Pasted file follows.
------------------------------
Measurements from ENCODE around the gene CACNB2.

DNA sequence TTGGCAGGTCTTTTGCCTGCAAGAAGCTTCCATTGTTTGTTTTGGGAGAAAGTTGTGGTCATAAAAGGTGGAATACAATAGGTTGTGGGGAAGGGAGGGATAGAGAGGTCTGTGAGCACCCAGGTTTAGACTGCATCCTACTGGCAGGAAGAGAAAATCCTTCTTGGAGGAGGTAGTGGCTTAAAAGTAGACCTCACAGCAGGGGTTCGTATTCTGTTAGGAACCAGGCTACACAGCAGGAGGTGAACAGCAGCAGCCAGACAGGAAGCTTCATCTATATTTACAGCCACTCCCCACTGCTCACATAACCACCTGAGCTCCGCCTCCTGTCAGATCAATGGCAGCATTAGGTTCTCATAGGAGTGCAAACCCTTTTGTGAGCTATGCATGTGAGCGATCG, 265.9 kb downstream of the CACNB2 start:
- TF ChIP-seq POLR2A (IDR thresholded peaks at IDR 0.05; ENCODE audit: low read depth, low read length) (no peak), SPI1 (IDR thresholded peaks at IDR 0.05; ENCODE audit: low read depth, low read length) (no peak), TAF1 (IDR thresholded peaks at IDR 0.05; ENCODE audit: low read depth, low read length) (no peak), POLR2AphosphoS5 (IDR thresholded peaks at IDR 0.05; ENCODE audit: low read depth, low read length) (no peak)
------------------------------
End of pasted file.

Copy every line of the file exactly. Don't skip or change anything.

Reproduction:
Measurements from ENCODE around the gene CACNB2.

DNA sequence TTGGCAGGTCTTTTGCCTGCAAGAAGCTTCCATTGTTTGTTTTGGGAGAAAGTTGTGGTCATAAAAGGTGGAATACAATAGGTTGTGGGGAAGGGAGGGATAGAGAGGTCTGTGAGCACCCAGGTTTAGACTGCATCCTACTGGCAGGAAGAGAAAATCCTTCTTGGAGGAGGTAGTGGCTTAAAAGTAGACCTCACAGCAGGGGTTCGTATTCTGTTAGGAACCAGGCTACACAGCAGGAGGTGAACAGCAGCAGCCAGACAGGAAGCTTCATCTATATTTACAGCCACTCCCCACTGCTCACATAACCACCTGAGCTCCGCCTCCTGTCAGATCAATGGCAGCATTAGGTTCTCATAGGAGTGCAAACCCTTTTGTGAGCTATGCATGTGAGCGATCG, 265.9 kb downstream of the CACNB2 start:
- TF ChIP-seq POLR2A (IDR thresholded peaks at IDR 0.05; ENCODE audit: low read depth, low read length) (no peak), SPI1 (IDR thresholded peaks at IDR 0.05; ENCODE audit: low read depth, low read length) (no peak), TAF1 (IDR thresholded peaks at IDR 0.05; ENCODE audit: low read depth, low read length) (no peak), POLR2AphosphoS5 (IDR thresholded peaks at IDR 0.05; ENCODE audit: low read depth, low read length) (no peak)